AB - Background: Among men and women diagnosed with colorectal cancer (CRC), 20-50% will develop a cancer recurrence. Cancer recurrences are not routinely captured by most population-based registries; however, linkage across Danish registries allows for the development of predictive models to detect recurrence. Successful application of such models in population-based settings requires validation against a gold standard to ensure the accuracy of recurrence identification.Objective: We apply a recently developed validation study design for prospectively collected validation data to validate predicted CRC recurrences against gold standard diagnoses from medical records in an actively followed cohort of CRC patients in Denmark.Methods: We use a Bayesian monitoring framework, traditionally used in clinical trials, to iteratively update classification parameters (positive and negative predictive values, and sensitivity and specificity) in an adaptive validation substudy design. This design allows determination of the sample size necessary to estimate the corresponding parameters and to identify when validation efforts can cease based on predefined criteria for parameter values and levels of precision.Results: Among 355 men and women diagnosed with CRC in Denmark and actively followed semi-annually, there were 63 recurrences diagnosed by active follow-up and 70 recurrences identified by a predictive algorithm. The adaptive validation design met stopping criteria for the classification parameters after 120 patients had their recurrence information validated. This stopping point yielded parameter estimates for the classification parameters similar to those obtained when the entire cohort was validated, with 66% less patients needed for the validation study.Conclusion: In this proof of concept application of the adaptive validation study design for outcome misclassification, we demonstrated the ability of the method to accurately determine when sufficient validation data have been collected. This method serves as a novel validation substudy design for prospectively collected data with simultaneous implementation of a validation study.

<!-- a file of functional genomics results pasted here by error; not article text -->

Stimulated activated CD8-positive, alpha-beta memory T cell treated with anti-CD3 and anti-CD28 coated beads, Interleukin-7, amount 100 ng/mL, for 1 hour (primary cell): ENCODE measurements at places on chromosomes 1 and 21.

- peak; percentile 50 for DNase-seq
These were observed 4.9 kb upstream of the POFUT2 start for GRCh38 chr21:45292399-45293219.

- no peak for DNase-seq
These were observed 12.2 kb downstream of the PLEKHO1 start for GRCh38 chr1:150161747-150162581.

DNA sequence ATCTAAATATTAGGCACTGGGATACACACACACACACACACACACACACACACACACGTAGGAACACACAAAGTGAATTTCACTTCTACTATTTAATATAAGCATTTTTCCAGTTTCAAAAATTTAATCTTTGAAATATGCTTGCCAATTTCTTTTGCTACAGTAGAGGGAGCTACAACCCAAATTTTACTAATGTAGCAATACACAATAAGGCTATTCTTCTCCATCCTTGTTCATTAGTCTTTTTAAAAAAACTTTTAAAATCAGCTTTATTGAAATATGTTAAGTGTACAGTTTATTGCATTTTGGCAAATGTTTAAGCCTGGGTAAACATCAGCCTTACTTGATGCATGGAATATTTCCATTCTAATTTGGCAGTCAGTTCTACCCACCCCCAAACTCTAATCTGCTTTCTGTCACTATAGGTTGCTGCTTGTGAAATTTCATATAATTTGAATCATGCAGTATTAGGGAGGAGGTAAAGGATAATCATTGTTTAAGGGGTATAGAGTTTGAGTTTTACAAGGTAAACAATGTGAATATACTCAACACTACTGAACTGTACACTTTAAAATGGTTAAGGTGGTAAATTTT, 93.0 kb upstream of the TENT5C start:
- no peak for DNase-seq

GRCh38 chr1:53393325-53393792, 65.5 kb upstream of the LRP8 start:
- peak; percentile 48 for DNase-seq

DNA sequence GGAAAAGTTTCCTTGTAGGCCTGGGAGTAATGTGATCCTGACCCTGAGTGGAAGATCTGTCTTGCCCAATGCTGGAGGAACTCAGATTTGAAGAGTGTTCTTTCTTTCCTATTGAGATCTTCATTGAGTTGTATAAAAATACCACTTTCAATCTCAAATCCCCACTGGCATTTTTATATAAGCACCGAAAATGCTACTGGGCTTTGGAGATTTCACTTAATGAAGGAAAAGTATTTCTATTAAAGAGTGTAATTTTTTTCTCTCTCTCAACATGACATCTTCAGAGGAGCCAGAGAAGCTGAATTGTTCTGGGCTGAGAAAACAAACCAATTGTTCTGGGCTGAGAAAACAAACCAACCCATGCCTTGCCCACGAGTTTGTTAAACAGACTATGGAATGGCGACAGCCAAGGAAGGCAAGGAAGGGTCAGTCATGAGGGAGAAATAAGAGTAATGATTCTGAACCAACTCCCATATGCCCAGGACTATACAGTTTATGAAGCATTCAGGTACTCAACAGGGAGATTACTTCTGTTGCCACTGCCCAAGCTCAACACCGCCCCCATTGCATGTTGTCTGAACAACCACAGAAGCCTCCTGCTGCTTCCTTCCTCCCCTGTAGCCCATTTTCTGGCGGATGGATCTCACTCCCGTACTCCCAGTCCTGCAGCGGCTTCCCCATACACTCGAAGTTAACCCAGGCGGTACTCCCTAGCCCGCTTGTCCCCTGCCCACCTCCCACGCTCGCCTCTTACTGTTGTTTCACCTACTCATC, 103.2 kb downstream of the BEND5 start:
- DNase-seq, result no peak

U2 - 10.2147/CLEP.S230314

DO - 10.2147/CLEP.S230314

M3 - Journal article

C2 - 32099477

VL - 12

SP - 113

EP - 121

JO - Clinical Epidemiology

JF - Clinical Epidemiology

SN - 1179-1349

ER -